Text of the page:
This time, gentle readers, we are going to take a stroll down memory lane, to the early 1980's:
Spotting a friend's Facebook post reminded me of a period of my career as a freelance guitarist-around-town. She was responding to this interview by Eric Abrahamsen of singer Frankie Vinci, formerly of the band Fotomaker:
Fotomaker was a vehicle for Gene Cornish and Dino Danelli, formerly of the Young Rascals. They made three albums for Atlantic in the late 1970's, but never quite caught on. My story begins after the demise of Fotomaker, as Gene and Dino were casting about for a new vehicle.
To quote Abrahamsen's interview:
"After Lex left Fotomaker we disbanded. Dino, Gene and I kept the music going for years. We had progressive ska band called 'Modo' and we had a single release called 'I Wish I Could Dance like Fred Astaire' on the MCA/ Deli Platters label. Then we had a band called 'Frozen' which was an underground techno pop rock throw back like Devo meets David Bowie. We had a pretty good industry following. Paul Stanley from Kiss would come see us as did Deborah Harry of Blondie and Rick Ocasek from The Cars. Even Andy Warhol would frequent our shows."
That was my period with them. I played on "I Wish I Could Dance Like Fred Astaire" which was sort of Cars- like. Gene and Dino managed to acquire some studio time at The Record Plant, and we went in with an engineer named Randy and cut the track. Automation was uncommon in those days. The mix was one of those many hands on the board mixes, where Randy assigned us all knobs we had to turn at strategic times in the song. Gene and Dino conceived of the idea of subtly increasing the volume of the master fader at the end of the song, to add an excitement factor. This trick is one that I started using again on mixes for industrials some years later, and it is a valuable weapon in the mixing for maximum impact game.
At some point we also cut a bunch of tracks at the original Right Track studios, which was in a smallish space on 24th Street near 6th Avenue. When we went in there we sort of took over the place and reconfigured it to our specs. I had played many jingle sessions there in the main room, but for Modo's sessions they commandeered a tape library room as a separate drum room for Dino, and ran mic lines there. I believe that Frankie, Gene and I were in the main room, but Gene's massive bass amp was out in the hall somewhere. I don't believe that any of those tracks were released. I recall being paid for the sessions with Fotomaker checks. Fortunately the checking account lived on even though the band bit the dust.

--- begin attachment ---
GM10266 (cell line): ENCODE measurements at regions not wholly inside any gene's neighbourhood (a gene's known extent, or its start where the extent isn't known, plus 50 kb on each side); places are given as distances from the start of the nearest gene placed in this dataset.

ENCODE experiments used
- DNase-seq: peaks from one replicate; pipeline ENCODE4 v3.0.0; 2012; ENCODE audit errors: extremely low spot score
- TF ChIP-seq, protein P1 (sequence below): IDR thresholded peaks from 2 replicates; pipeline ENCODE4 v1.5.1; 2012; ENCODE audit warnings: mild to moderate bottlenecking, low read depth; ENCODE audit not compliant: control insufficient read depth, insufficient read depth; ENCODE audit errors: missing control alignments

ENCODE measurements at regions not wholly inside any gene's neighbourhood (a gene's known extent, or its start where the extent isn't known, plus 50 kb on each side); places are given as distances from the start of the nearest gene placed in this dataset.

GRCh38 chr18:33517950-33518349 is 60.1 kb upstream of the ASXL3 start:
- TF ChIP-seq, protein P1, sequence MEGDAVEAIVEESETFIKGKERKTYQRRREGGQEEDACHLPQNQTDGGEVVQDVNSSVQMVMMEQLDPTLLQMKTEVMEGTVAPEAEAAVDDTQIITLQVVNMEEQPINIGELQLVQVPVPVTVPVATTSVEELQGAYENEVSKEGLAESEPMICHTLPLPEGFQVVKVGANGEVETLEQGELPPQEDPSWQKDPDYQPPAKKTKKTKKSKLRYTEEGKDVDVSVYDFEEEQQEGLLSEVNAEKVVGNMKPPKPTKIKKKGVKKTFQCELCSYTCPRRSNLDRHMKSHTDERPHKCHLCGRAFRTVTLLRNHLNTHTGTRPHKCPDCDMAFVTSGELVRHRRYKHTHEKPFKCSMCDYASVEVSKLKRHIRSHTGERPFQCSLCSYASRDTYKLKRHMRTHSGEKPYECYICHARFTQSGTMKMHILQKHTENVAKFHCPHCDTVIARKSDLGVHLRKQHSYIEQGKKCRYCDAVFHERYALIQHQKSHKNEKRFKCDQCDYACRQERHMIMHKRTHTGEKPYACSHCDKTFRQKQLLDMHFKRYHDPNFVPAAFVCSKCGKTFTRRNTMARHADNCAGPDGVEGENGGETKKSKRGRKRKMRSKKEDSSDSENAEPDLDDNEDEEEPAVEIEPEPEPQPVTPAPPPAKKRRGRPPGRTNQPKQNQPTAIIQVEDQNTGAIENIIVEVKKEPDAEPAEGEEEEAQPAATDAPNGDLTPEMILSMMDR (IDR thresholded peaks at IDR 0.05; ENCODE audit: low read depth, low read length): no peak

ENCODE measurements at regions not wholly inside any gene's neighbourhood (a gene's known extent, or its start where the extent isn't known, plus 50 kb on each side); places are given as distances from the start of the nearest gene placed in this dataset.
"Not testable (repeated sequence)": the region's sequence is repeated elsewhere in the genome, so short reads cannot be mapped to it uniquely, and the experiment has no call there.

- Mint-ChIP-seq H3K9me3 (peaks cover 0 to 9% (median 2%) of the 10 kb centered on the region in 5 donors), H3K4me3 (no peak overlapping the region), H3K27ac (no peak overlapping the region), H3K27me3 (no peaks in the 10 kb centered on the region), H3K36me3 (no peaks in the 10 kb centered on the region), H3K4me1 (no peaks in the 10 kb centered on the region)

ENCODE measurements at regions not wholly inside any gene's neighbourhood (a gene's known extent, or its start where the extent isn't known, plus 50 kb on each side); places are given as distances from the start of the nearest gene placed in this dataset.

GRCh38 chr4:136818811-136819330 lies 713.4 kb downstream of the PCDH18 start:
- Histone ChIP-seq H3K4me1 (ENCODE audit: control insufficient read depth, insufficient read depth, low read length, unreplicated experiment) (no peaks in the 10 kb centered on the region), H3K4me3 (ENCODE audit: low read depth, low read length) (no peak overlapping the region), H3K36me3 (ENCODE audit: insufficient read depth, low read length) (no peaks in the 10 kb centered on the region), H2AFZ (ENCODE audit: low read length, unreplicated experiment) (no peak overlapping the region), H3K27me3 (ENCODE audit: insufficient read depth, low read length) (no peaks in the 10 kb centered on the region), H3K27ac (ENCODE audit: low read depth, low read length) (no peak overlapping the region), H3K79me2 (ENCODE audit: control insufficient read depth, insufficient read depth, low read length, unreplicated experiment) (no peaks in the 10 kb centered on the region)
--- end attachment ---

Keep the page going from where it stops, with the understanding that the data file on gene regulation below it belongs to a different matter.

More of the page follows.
I played a number of shows with Frozen (essentially Modo retitled), notably at the upper-west-side club Trax. They had us dress in clothing we picked up at Patricia Field, a trendy store at the time. My outfit was based on a disposable white jumpsuit which I think must have been made of fiberglass- My skin was irritated for some time afterwards. There was also a belt made of rubber matting material and red bicycle-type reflectors. In those days, my hair would have been spiked in an early 80's new-wave do. Probably red Converse Hi-Tops to complete the look.
That was also around the time that my swimming-pool colored Fender Strat with a blood-red pickguard and mismatched chicken-head knobs came into being. This very new-wave guitar would incongruously go on to be the main axe I played with Suzanne Vega. It can be spotted in the Left of Center video. I still have the guitar, which received an amazing setup a few years back from luthier Stephen Marchione. It is still my go-to rosewood Strat. But I digress.
Gene and Dino were a trip. They were stars who had had it all, but as band after band failed to make a name for itself, "it" was starting to fray a bit around the edges. Still they soldiered on, going from failure to failure with no loss of enthusiasm*. They seemed to know restaurant owners all over town, and were never at a loss for a drink or a meal. Dino was a monster drummer- played with complete authority. Gene had switched from guitar, which he played in the Rascals, to bass. Frankie Vinci was quite a prolific talent, and very much fun to work with. In that band, he sang, played keyboards, and wrote most of the songs we performed.
Until I saw my friend's post, I had sort of forgotten about this episode. I have to say that I do not recall Paul Stanley, Deborah Harry, Rick Ocasek or Andy Warhol attending any of our shows. But Frozen may have continued with a different guitarist after I left.
For years, I would get a call from Gene Cornish every few months, telling me that the Rascals were about to do a reunion tour, and that I was on it. My impression was that getting Felix Cavaliere on board was the sticking point. I guess the tour eventually did happen, but without me. I don't recall the specific circumstances of our parting- my guess is that I simply got busy with other gigs.
The Rascals had been among my childhood idols. Gene Cornish's aggressive guitar solo in "I Ain't Gonna Eat Out My Heart Anymore" was an incomprehensible marvel to my younger self. So it was a thrill to my twenty-something self to get to play with them.
Til next time-
* This is a paraphrase of a great Winston Churchill quote, which I learned from renowned mixer Bob Power.